Common Core “Leaders” Get Defeated in Indiana

Encouraging developments in the battle against the Bushes, Gates, Soros, etc,, and their corporate and big-government Common Core education abomination. Michelle Malkin writes at, “Good Riddance: Common Core Backlash Claims New Political Casualties.”

All politics is local. So Republican politicians with national ambitions better pay attention to what grassroots parents are saying and doing about the federal education racket known as Common Core. In bellwether Indiana this week, anti-Common Core activists won a pair of pivotal electoral victories against GOP Gov. Mike Pence.

Pence’s attempt to mollify critics by rebranding and repackaging shoddy Common Core standards is fooling no one.

Tuesday’s Republican primary elections in the Hoosier state resulted in the landslide defeat of two establishment incumbents running for statewide re-election. Pence had endorsed GOP State Rep. Kathy Heuer over challenger Christopher Judy. Pence’s Lt. Gov. Sue Ellspermann had endorsed GOP State Rep. Rebecca Kubacki over challenger Curt Nisly. The incumbents enjoyed the support of the Common Core-promoting U.S. Chamber of Commerce.

Most of these men, like Bill Gates, etc, probably mean well—they sincerely believe they are doing something good (and it just so happens to financially benefit a lot of their friends, whose motives are often not so pure, being clouded by visions of more plundered taxpayer wealth). But at root it expresses a common theme: Disdain for American citizens and parents—a loud and clear shout that they know what is best for us, and that they’re going to see that we get it, whether we like it or not.

There are two significant kinds of leadership:

1 – Authentic leadership patiently educates, and encourages others to freely follow. This leader allows time for ideas to be embraced, providing the foundation for true and lasting change. He or she also shows true respect to those who continue to disagree, and makes it clear that dissenters are a helpful part of the discussion. Change may be slow, but by the time it happens, a general consensus allows things to move forward without severe conflict.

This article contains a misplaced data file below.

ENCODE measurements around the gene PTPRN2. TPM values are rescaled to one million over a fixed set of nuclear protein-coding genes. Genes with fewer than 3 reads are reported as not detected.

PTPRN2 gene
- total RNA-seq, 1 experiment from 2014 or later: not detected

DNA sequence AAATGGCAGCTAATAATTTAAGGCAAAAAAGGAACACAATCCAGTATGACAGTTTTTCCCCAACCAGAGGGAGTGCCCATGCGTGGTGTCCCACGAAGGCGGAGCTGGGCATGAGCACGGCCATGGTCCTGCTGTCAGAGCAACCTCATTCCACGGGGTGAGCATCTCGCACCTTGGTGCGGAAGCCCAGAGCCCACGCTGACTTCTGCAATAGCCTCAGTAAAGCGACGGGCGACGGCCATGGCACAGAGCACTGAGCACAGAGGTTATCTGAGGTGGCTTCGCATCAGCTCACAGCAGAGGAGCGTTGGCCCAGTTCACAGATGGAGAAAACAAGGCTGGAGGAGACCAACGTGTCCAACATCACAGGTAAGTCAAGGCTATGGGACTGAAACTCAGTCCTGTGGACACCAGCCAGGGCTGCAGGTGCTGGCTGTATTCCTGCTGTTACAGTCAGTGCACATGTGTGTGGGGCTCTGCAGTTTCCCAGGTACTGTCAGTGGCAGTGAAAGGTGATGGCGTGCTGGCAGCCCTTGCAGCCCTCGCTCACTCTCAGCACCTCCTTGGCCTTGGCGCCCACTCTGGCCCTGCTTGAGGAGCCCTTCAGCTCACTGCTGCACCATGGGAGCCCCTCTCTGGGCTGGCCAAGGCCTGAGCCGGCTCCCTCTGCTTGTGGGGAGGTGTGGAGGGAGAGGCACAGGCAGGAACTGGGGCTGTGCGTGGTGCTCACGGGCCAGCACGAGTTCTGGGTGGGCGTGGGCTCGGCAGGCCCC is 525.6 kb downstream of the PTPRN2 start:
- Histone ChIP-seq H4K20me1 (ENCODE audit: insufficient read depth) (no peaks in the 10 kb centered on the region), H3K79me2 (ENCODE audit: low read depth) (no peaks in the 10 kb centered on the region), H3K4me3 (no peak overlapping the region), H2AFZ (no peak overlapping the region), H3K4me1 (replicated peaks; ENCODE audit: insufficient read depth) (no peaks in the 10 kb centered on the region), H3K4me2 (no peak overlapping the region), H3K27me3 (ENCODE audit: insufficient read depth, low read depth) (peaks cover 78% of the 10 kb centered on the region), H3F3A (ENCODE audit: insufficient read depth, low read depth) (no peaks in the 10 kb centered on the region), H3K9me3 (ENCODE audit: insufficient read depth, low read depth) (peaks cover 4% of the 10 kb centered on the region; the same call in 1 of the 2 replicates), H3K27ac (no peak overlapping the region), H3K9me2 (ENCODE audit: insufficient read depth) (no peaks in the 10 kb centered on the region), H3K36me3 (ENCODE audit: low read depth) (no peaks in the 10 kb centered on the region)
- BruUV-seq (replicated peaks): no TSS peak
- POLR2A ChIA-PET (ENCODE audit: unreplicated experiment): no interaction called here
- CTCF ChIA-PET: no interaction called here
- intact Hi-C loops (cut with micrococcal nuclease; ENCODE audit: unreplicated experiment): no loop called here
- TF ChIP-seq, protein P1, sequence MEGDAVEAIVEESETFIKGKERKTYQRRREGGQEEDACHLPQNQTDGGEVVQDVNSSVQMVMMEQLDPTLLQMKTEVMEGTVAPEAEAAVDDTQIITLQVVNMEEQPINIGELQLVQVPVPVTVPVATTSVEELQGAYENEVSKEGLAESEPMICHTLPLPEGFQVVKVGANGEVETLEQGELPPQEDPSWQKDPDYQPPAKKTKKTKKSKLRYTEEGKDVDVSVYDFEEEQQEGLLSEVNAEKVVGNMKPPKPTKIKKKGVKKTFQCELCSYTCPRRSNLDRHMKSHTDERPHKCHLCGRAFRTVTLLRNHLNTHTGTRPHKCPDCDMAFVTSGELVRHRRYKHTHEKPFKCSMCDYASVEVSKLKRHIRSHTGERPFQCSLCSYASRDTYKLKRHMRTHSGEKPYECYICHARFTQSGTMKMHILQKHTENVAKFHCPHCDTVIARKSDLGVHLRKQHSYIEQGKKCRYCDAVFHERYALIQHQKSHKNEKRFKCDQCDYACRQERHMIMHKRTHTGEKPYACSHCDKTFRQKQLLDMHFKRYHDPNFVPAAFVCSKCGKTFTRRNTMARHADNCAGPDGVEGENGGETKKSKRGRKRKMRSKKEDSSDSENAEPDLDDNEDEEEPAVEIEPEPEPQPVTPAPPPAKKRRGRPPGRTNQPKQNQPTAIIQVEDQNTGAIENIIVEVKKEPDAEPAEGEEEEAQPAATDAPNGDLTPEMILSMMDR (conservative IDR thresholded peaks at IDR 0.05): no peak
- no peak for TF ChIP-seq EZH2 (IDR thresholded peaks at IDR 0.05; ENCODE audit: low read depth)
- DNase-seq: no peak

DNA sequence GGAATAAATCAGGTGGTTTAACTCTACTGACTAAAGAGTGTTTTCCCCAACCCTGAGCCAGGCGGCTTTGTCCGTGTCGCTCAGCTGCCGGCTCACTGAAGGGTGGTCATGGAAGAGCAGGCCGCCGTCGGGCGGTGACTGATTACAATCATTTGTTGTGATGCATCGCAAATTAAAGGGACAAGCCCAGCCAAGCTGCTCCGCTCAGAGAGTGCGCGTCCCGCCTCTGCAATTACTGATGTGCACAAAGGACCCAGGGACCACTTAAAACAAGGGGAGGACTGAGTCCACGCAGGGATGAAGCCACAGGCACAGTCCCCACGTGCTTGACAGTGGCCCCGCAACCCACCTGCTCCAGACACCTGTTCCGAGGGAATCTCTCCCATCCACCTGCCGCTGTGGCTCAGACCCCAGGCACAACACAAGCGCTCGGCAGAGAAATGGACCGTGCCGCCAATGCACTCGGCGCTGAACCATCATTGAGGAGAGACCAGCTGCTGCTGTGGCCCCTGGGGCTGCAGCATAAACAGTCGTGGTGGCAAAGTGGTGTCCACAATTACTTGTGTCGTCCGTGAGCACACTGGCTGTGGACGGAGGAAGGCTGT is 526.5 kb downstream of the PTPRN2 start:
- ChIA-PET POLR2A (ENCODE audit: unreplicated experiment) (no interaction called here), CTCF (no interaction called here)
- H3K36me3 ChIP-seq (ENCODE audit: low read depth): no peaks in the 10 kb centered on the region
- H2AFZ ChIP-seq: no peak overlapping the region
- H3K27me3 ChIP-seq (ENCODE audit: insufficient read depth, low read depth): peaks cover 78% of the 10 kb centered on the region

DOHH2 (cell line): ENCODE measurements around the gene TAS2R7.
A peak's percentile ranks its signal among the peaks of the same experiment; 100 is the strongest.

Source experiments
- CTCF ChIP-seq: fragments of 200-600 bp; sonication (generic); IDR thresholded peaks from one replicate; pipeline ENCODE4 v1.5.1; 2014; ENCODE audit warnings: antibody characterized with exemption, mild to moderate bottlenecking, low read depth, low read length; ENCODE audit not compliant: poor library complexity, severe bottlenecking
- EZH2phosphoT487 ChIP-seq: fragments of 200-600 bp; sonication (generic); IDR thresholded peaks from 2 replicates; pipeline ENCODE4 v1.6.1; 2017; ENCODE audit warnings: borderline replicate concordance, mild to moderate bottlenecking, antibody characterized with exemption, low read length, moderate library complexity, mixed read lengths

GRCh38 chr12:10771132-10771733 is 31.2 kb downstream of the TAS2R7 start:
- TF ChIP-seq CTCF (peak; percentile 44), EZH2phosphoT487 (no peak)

2 – Tyrant leadership is convinced it knows best, and is more than willing to utilize raw power, plundered money, and abusive authority to force people to accept their plan. This kind of leader ensures that those who refuse to go along suffer consequences for their failure to submit. The outcome is a divided culture, with each “side” angling to grasp power so they can “pay back” their opponents’ abuse. The nation lurches back and forth from one divisive internal battle to another, depending on who holds office.

In one sense, the battle is between Plato’s utopian “Philosopher Kings” and the Bible’s and Jesus’ illustration of “servant leadership.”

Most leaders in history have fallen prey to the prideful belief that they–and they only–are the elite “insiders” with the “right stuff” to rule. They see their personal acquisition of wealth and power as evidence that they are worthy.

America’s Founding Fathers were clearly restrained by a very different worldview–one that acknowledged every man’s fallibility and corruptibility, and the need to make sure power was significantly limited and divided, to avoid the carnage they had seen too often in their own lives, and their thorough study of history.

Common Core needs to die, because it is an example of the wrong kind of cultural leadership. Kudos to those in Indiana who have voted out those who supported it, and may they now turn and offer the vanquished a place at the table, as they craft a better way to move forward.